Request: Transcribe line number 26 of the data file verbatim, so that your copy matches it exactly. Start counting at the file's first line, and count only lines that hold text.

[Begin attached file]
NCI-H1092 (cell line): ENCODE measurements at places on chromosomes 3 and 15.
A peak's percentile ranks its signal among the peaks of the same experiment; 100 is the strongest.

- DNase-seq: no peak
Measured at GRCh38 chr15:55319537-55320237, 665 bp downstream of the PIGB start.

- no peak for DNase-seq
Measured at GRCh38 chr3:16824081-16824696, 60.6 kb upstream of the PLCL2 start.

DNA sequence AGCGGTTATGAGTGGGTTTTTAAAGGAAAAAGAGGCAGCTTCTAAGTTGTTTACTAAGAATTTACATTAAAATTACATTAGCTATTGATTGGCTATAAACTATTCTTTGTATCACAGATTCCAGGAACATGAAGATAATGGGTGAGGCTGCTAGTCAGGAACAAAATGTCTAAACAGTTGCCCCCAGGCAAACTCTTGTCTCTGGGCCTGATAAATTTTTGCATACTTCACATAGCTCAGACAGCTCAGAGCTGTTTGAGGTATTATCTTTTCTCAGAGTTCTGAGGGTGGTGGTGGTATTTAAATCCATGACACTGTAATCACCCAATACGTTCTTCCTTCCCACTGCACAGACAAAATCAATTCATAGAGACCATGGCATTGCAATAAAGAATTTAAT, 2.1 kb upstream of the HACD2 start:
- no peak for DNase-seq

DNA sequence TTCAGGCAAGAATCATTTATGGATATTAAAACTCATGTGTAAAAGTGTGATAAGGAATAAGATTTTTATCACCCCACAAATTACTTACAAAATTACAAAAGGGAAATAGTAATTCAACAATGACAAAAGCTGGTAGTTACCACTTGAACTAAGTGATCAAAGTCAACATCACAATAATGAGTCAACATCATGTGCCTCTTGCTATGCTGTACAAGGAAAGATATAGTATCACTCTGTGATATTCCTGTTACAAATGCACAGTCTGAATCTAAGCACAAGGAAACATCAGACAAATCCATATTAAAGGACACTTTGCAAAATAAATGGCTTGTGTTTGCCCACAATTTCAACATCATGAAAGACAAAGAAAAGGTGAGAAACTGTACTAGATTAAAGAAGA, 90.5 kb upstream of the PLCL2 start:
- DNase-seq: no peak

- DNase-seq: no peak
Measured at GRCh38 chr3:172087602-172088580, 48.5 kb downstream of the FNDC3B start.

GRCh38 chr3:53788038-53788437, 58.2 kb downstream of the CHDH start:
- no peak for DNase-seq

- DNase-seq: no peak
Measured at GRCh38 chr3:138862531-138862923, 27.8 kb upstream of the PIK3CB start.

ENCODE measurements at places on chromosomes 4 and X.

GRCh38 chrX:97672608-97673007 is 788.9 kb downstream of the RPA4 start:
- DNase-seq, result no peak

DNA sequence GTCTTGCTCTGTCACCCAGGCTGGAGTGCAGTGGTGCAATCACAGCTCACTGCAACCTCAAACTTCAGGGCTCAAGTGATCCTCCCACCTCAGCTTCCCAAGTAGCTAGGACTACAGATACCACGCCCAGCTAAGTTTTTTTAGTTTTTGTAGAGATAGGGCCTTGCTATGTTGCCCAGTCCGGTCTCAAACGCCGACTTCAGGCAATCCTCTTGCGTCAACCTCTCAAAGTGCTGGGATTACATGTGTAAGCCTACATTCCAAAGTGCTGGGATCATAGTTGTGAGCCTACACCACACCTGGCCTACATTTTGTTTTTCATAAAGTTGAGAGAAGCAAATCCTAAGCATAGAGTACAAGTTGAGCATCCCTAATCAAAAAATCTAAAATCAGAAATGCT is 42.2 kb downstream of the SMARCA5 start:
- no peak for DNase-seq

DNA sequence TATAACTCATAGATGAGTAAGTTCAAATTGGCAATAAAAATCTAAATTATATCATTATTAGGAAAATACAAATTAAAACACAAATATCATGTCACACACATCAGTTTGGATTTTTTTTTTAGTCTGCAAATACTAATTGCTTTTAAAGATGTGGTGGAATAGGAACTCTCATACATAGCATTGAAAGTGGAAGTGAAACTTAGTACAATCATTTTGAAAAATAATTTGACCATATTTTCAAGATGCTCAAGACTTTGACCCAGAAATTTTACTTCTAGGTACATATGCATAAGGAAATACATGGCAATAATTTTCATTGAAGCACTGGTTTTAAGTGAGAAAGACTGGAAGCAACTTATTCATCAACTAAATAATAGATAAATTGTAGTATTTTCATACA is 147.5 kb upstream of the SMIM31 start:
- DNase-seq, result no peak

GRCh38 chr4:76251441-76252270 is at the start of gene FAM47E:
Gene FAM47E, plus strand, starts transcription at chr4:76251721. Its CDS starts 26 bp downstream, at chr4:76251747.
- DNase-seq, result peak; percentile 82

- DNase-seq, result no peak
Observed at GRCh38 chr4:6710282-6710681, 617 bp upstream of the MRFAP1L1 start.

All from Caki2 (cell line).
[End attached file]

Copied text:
- DNase-seq, result peak; percentile 82